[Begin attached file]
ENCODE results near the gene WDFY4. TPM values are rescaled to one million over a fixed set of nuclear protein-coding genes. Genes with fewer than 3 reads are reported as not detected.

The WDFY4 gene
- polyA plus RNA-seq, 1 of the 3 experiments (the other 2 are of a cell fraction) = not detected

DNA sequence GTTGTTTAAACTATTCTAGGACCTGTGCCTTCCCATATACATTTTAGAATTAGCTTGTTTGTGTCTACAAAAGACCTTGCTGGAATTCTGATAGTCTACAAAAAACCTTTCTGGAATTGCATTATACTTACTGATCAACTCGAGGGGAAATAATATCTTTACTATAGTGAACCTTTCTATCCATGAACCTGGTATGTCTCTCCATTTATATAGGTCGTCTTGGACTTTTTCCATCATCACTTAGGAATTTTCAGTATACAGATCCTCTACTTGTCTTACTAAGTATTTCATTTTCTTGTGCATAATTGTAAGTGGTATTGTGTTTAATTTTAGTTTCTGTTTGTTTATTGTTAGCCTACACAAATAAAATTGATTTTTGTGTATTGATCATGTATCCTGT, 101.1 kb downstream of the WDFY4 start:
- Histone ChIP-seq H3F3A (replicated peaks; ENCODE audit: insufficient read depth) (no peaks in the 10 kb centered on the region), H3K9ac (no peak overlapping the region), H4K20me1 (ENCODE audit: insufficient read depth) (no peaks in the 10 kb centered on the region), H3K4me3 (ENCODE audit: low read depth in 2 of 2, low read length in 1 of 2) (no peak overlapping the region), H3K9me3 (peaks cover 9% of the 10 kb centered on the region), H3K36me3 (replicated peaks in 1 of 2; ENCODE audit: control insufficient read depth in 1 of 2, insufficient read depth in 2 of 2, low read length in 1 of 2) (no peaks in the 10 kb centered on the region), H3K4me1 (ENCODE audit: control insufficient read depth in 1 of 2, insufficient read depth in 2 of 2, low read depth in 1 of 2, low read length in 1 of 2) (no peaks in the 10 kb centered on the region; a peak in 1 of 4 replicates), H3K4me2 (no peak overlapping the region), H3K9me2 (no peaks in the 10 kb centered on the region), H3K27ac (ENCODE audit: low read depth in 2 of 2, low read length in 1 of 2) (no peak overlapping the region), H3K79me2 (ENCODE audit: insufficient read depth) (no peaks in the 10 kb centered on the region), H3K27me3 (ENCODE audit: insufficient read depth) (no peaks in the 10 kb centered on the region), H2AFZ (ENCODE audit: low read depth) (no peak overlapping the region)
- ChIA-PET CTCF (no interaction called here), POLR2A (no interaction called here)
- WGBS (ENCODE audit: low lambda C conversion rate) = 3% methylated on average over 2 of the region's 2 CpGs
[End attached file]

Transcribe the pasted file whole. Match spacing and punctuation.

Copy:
ENCODE results near the gene WDFY4. TPM values are rescaled to one million over a fixed set of nuclear protein-coding genes. Genes with fewer than 3 reads are reported as not detected.

The WDFY4 gene
- polyA plus RNA-seq, 1 of the 3 experiments (the other 2 are of a cell fraction) = not detected

DNA sequence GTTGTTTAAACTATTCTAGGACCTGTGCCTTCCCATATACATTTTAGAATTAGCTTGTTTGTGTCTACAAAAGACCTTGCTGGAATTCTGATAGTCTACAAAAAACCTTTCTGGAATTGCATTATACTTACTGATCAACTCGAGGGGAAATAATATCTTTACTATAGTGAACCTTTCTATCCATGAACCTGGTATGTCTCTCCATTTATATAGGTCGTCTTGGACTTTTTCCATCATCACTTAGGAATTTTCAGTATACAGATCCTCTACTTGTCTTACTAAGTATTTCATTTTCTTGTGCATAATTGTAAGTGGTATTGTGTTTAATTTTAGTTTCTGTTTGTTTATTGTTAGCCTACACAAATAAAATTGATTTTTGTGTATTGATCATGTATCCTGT, 101.1 kb downstream of the WDFY4 start:
- Histone ChIP-seq H3F3A (replicated peaks; ENCODE audit: insufficient read depth) (no peaks in the 10 kb centered on the region), H3K9ac (no peak overlapping the region), H4K20me1 (ENCODE audit: insufficient read depth) (no peaks in the 10 kb centered on the region), H3K4me3 (ENCODE audit: low read depth in 2 of 2, low read length in 1 of 2) (no peak overlapping the region), H3K9me3 (peaks cover 9% of the 10 kb centered on the region), H3K36me3 (replicated peaks in 1 of 2; ENCODE audit: control insufficient read depth in 1 of 2, insufficient read depth in 2 of 2, low read length in 1 of 2) (no peaks in the 10 kb centered on the region), H3K4me1 (ENCODE audit: control insufficient read depth in 1 of 2, insufficient read depth in 2 of 2, low read depth in 1 of 2, low read length in 1 of 2) (no peaks in the 10 kb centered on the region; a peak in 1 of 4 replicates), H3K4me2 (no peak overlapping the region), H3K9me2 (no peaks in the 10 kb centered on the region), H3K27ac (ENCODE audit: low read depth in 2 of 2, low read length in 1 of 2) (no peak overlapping the region), H3K79me2 (ENCODE audit: insufficient read depth) (no peaks in the 10 kb centered on the region), H3K27me3 (ENCODE audit: insufficient read depth) (no peaks in the 10 kb centered on the region), H2AFZ (ENCODE audit: low read depth) (no peak overlapping the region)
- ChIA-PET CTCF (no interaction called here), POLR2A (no interaction called here)
- WGBS (ENCODE audit: low lambda C conversion rate) = 3% methylated on average over 2 of the region's 2 CpGs